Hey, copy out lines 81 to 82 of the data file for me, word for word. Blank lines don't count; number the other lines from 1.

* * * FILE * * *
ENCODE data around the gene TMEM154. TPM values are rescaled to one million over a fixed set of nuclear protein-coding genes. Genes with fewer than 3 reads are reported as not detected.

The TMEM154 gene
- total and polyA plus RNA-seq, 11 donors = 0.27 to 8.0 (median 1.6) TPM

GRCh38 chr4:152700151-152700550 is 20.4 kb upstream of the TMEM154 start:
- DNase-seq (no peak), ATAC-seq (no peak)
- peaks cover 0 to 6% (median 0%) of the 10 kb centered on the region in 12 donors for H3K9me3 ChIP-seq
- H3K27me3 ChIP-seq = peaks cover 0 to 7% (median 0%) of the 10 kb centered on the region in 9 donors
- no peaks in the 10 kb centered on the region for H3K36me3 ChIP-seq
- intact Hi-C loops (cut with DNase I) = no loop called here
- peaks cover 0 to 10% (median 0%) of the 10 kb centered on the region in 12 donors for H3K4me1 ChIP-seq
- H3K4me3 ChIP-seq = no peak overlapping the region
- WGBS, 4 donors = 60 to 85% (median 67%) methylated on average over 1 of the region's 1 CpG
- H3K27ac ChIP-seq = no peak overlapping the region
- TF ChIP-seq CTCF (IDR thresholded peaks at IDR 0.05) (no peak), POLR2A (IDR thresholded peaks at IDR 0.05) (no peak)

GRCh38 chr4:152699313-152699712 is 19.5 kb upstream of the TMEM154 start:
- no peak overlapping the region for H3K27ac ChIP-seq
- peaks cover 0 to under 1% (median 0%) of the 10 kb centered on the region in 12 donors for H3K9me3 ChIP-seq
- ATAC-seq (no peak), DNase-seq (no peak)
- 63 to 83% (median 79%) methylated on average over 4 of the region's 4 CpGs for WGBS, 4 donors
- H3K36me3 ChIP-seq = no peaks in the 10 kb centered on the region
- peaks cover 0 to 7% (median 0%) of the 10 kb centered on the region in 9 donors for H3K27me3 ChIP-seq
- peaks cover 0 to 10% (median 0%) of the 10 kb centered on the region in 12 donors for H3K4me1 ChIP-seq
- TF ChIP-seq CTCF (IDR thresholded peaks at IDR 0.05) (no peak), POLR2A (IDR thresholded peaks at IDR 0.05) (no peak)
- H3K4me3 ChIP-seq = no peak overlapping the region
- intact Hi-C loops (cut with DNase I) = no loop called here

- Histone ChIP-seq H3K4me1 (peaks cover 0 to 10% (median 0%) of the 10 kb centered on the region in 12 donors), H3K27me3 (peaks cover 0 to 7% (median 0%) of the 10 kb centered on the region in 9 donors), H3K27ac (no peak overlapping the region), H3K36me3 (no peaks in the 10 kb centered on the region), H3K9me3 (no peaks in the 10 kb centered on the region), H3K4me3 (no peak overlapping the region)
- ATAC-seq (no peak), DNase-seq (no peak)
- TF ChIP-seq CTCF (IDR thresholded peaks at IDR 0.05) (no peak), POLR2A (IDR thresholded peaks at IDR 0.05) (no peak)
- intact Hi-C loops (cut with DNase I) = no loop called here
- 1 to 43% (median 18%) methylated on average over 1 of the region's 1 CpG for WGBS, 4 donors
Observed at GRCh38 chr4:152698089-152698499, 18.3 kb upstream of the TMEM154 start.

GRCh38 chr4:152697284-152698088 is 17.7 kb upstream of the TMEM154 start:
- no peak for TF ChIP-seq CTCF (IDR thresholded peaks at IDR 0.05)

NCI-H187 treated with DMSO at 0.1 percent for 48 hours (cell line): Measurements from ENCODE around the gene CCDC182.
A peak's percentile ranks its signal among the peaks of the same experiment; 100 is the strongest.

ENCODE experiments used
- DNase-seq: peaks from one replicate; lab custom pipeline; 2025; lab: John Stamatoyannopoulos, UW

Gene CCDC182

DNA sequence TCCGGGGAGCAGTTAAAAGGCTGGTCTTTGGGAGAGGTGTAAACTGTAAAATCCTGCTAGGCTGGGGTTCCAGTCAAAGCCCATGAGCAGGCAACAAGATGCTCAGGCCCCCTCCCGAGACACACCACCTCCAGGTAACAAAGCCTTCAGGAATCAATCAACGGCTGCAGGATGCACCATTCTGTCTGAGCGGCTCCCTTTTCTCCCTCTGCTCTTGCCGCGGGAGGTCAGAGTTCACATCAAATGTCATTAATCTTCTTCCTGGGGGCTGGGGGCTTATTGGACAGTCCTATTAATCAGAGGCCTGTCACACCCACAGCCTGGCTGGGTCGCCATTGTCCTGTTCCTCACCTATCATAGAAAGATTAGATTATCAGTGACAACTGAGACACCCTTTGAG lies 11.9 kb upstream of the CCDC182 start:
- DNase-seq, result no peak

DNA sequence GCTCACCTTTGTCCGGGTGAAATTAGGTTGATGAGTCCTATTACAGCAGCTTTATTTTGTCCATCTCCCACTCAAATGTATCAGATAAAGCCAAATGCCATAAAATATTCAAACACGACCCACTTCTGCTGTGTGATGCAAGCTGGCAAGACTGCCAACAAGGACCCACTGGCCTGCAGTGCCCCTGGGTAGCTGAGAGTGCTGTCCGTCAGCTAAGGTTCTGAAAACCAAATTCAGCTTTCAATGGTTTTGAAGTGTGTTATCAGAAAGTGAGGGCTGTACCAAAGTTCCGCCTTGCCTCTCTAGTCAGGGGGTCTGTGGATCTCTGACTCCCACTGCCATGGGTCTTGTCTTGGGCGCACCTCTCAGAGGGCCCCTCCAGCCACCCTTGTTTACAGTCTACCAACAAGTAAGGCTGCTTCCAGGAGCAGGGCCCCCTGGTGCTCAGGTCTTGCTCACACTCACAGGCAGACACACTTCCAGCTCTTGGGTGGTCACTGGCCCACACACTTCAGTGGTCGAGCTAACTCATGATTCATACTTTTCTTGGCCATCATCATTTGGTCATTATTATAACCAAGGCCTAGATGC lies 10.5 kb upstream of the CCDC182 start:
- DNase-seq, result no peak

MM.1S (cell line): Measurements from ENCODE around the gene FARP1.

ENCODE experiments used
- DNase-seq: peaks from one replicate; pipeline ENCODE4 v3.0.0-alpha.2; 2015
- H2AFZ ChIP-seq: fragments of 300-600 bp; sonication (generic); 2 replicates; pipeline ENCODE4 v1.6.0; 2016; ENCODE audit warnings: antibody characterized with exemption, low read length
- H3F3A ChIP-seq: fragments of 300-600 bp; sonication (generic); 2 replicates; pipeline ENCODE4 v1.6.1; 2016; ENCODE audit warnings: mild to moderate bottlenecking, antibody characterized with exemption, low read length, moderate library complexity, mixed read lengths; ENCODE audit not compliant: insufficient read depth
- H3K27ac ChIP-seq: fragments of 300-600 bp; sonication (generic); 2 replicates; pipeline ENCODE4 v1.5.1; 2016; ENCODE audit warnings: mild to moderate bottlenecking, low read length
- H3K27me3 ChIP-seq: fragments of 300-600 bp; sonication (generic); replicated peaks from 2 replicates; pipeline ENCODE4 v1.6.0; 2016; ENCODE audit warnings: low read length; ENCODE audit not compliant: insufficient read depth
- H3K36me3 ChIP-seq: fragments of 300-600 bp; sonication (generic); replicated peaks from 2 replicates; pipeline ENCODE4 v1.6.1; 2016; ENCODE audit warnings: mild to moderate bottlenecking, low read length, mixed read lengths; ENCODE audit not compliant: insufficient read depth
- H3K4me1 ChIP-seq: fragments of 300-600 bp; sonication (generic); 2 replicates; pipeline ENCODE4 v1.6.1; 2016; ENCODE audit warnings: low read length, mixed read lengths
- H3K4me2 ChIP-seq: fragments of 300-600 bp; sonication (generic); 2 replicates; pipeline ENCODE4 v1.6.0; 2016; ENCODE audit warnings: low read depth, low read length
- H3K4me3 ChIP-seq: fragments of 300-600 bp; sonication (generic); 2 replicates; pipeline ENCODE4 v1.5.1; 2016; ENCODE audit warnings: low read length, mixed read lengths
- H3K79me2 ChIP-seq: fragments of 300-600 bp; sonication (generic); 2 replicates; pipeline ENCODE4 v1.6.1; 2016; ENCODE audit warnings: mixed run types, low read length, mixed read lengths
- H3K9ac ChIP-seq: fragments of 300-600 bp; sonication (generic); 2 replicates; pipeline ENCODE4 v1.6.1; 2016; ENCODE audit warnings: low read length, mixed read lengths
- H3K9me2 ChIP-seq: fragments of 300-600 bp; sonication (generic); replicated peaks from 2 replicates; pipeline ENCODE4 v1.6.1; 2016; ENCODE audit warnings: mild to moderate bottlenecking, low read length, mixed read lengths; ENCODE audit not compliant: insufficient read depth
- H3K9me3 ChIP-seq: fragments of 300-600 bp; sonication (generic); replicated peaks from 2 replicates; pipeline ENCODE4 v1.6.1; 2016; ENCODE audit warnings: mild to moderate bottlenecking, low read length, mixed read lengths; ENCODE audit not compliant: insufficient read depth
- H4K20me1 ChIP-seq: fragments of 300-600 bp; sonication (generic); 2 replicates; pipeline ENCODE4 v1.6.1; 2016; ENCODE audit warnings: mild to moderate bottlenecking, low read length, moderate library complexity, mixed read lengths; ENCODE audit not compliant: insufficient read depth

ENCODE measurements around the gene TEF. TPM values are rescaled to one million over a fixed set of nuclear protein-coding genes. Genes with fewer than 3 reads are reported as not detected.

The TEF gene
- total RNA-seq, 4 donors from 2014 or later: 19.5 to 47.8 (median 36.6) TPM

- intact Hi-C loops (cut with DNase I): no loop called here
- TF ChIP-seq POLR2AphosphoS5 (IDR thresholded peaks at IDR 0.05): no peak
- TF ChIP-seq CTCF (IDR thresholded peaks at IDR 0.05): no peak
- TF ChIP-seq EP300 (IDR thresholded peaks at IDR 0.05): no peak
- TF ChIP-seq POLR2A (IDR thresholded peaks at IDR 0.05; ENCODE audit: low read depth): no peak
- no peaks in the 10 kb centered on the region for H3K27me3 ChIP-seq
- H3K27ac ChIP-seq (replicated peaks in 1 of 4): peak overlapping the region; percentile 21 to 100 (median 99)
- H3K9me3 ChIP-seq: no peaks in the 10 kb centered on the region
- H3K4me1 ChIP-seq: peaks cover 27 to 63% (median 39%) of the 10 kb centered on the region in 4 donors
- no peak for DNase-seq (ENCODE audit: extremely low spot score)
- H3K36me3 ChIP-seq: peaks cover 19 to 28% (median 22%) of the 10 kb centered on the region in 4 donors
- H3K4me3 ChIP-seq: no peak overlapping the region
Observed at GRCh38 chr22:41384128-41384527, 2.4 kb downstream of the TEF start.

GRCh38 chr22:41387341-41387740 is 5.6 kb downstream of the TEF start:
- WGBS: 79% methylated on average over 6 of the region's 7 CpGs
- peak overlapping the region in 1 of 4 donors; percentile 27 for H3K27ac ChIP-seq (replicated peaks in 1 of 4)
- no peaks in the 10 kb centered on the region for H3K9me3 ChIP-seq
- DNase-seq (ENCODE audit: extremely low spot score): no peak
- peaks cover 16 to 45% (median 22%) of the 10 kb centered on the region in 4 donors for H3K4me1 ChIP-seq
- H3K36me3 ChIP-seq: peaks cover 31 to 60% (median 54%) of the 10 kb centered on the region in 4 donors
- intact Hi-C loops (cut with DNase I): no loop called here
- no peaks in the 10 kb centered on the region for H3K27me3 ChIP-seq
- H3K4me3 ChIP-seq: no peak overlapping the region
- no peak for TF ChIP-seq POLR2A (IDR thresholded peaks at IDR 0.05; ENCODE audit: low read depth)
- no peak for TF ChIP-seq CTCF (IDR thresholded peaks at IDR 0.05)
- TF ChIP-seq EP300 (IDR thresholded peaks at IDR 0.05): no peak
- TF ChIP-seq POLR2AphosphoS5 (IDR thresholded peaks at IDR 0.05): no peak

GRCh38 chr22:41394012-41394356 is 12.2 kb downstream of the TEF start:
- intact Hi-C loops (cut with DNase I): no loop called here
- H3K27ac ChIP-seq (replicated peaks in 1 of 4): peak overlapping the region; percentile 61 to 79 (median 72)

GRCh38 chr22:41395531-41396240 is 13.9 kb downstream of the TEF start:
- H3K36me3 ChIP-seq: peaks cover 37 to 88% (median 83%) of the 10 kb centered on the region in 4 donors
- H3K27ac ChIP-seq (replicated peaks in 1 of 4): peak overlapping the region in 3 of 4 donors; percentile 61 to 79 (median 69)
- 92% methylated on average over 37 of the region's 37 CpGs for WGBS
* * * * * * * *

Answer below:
- H3K36me3 ChIP-seq: peaks cover 31 to 60% (median 54%) of the 10 kb centered on the region in 4 donors
- intact Hi-C loops (cut with DNase I): no loop called here